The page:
What came next however was even better. An absolutely brilliant Standing in the Doorway from Time Out of Mind and one of those songs that he does not get around to performing so often, which means that when he does it is a bit of a treat. It had a long musical introduction, slowly building up before Bob stepped up to the microphone and sang it beautifully, treating it with a level of care and consideration which was heart warming to witness. As I sat there looking at the stage with Bob and boys on it, I got that feeling which I have had so many times before when seeing Bob Dylan play live. That there was simply no other performer like him anywhere on the planet, not even close and when he’s gone there won’t be anyone else for many years to come, centuries even, who will be able to match him. Standing in the Doorway was a transformation. It took me someplace deep, full of light and well-being that made me glow from the within as Bob painted another one of his pictures of eternal longing on Heartbreak Avenue in Sunset Town. After all it was still not so long ago that I had been waiting at Wembley Park tube station cracking up with stress, in the depths of the deepest misery, getting more and more filled up with all kinds of negativity, seriously questioning why I was seeing Bob yet again.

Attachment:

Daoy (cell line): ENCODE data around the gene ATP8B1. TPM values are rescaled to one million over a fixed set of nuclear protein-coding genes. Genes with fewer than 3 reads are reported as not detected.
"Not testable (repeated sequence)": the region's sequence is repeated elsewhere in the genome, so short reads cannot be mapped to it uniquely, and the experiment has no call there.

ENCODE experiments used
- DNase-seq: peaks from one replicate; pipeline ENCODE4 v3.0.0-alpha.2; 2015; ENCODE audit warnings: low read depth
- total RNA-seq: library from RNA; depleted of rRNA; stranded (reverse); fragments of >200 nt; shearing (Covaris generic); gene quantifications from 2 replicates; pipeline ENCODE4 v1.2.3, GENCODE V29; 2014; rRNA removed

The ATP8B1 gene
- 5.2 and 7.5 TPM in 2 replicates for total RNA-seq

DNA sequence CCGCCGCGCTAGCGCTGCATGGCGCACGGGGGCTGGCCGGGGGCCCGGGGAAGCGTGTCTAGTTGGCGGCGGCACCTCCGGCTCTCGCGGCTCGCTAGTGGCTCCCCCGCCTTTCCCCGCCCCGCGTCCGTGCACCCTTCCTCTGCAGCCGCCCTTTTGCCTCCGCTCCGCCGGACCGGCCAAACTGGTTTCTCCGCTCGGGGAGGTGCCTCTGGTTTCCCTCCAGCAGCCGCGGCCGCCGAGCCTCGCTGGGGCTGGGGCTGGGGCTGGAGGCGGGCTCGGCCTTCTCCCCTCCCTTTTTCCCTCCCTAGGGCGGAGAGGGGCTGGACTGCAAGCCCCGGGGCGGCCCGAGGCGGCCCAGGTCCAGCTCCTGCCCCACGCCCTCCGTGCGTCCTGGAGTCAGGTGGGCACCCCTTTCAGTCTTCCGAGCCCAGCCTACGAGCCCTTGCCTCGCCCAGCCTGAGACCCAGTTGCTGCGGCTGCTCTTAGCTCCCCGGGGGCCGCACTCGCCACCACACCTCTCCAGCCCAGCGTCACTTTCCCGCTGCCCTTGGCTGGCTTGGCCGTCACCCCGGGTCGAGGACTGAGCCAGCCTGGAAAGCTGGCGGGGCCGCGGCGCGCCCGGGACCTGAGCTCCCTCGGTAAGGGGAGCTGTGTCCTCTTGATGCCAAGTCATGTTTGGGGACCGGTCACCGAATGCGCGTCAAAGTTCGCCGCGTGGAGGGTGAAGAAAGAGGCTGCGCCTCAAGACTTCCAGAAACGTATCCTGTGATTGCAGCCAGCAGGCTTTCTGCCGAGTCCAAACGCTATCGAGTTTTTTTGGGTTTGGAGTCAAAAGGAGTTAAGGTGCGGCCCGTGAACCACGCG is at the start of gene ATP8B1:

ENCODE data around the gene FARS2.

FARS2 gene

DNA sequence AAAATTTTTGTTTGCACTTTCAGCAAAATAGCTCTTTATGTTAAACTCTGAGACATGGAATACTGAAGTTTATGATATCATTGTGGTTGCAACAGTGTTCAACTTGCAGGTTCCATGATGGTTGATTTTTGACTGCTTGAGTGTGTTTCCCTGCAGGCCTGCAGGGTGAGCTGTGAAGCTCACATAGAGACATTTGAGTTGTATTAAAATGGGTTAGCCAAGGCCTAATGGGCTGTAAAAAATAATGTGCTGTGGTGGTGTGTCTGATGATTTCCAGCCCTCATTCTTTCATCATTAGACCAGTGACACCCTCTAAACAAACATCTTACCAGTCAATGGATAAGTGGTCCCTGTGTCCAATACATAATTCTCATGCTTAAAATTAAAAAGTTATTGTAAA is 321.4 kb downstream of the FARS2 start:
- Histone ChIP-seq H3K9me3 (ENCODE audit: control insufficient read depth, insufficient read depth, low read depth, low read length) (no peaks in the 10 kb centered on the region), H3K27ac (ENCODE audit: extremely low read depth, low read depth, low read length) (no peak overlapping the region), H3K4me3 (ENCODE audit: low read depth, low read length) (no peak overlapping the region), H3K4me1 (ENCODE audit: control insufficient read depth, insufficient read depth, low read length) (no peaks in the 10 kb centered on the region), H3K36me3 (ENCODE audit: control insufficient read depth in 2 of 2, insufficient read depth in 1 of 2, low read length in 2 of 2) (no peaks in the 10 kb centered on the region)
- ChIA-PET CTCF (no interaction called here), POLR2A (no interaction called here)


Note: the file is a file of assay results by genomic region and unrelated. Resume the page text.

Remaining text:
Now I was getting a clear, unmistakable answer, an answer strong enough to ensure I would always be back for more. The answer was simply that seeing Bob Dylan live, listening to him perform up there on stage made me feel extremely happy. It made my life richer, tons richer if truth be told and there was simply no getting away from that indisputable fact. As I sat there and watched Bob, a distant figure on the stage beneath all the lights in front of thousands of people, I just felt so glad I was able to see him again because I knew I could have gone thousands of miles in any direction and never seen or heard anything remotely like him in a million years. Standing in the Doorway could have gone on for hours for all I cared. I was lost in the shadows of those slow burning landscapes of desolation, loss and love it so effortlessly conjured up, walking through its sun filled pastures with the maker of those scenes painting pictures right before my eyes. Bob was offering a powerful gift, giving us a message which if we so chose we could take away with us and use it to turn on the light in our own lives. No doubt about it, Bob was unbelievable, simple as that!